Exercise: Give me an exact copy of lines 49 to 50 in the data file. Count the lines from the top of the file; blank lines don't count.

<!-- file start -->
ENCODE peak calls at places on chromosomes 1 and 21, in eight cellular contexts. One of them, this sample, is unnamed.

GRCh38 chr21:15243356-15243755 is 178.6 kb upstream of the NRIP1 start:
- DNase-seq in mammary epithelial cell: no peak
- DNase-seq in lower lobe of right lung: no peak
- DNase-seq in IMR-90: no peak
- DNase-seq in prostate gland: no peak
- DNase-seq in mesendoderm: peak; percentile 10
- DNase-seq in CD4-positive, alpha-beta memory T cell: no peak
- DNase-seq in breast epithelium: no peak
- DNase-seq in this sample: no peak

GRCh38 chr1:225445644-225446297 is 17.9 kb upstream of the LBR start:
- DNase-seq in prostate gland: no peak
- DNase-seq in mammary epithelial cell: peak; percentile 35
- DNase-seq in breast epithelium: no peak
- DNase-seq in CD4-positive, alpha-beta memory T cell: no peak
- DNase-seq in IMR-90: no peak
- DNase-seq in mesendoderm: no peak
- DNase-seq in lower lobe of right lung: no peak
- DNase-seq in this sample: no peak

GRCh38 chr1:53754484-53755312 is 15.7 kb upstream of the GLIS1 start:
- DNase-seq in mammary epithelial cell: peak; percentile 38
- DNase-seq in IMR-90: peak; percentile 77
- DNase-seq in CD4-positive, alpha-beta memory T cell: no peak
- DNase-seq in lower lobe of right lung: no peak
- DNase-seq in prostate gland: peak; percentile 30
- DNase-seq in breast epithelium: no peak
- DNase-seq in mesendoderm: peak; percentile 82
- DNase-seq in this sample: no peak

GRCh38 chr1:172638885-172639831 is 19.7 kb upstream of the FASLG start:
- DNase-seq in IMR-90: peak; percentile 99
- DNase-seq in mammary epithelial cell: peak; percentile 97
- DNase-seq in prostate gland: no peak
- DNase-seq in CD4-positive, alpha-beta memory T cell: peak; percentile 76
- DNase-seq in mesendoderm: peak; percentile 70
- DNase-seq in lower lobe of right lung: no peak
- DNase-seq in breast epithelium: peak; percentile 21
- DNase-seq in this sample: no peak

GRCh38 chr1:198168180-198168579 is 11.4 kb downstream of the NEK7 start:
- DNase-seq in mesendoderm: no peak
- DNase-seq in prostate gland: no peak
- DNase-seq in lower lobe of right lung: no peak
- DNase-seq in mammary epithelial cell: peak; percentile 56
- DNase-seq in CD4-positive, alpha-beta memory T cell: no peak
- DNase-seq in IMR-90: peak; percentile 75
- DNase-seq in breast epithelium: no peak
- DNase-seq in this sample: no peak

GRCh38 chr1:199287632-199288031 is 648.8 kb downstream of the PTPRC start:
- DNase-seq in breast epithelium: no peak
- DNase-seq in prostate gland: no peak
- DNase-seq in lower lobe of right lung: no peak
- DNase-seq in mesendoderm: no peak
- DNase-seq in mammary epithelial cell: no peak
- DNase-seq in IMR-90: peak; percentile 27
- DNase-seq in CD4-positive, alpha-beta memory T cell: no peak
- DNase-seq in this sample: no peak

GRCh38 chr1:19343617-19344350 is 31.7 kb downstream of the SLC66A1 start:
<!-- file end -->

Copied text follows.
- DNase-seq in prostate gland: no peak
- DNase-seq in lower lobe of right lung: no peak